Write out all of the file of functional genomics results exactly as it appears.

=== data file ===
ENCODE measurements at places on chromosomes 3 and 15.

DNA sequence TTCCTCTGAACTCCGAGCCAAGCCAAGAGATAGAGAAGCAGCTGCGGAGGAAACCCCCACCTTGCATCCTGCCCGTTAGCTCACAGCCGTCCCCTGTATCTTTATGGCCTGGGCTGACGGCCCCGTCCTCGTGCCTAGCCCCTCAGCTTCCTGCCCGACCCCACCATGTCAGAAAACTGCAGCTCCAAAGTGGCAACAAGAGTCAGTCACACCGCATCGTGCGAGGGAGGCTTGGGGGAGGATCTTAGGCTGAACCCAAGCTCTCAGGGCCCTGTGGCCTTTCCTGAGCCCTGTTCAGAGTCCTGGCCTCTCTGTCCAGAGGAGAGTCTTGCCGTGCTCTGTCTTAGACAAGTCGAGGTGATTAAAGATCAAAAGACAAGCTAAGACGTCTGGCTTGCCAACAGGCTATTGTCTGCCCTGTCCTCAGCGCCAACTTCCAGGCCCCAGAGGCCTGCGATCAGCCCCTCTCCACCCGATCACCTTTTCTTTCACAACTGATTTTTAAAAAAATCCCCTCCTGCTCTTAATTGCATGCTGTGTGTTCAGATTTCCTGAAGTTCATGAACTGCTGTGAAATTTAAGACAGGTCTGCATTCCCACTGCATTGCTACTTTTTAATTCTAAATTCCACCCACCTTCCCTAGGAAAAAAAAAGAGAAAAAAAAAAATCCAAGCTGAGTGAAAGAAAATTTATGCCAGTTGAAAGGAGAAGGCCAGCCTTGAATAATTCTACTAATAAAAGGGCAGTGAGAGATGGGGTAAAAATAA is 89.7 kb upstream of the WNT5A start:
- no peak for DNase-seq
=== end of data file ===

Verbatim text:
ENCODE measurements at places on chromosomes 3 and 15.

DNA sequence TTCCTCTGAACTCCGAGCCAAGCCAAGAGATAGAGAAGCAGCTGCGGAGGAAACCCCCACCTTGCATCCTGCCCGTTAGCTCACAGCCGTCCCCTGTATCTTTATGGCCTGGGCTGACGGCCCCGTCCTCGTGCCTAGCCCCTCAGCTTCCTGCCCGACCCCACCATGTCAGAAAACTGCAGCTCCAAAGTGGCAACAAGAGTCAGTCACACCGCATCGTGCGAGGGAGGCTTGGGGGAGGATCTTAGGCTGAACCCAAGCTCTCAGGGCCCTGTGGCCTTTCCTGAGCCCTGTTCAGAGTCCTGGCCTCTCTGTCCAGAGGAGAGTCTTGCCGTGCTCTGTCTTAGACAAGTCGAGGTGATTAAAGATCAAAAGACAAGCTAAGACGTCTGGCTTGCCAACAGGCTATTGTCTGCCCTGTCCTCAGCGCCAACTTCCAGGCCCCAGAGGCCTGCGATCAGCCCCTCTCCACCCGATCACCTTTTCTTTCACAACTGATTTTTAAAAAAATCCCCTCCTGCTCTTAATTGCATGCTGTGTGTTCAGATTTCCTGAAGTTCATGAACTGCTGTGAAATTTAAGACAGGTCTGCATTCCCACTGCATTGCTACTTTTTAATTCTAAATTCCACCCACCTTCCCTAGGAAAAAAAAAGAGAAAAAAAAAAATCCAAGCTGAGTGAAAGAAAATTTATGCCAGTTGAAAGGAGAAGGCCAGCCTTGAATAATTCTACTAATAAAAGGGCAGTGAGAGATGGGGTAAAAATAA is 89.7 kb upstream of the WNT5A start:
- no peak for DNase-seq